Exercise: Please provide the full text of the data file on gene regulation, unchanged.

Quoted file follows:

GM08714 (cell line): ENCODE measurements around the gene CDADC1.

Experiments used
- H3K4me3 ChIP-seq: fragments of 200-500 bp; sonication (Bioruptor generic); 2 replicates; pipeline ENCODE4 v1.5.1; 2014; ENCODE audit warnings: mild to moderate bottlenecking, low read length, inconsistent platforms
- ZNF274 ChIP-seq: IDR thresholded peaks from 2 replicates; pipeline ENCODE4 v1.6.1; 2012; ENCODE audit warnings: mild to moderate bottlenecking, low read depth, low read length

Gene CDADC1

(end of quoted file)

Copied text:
GM08714 (cell line): ENCODE measurements around the gene CDADC1.

Experiments used
- H3K4me3 ChIP-seq: fragments of 200-500 bp; sonication (Bioruptor generic); 2 replicates; pipeline ENCODE4 v1.5.1; 2014; ENCODE audit warnings: mild to moderate bottlenecking, low read length, inconsistent platforms
- ZNF274 ChIP-seq: IDR thresholded peaks from 2 replicates; pipeline ENCODE4 v1.6.1; 2012; ENCODE audit warnings: mild to moderate bottlenecking, low read depth, low read length

Gene CDADC1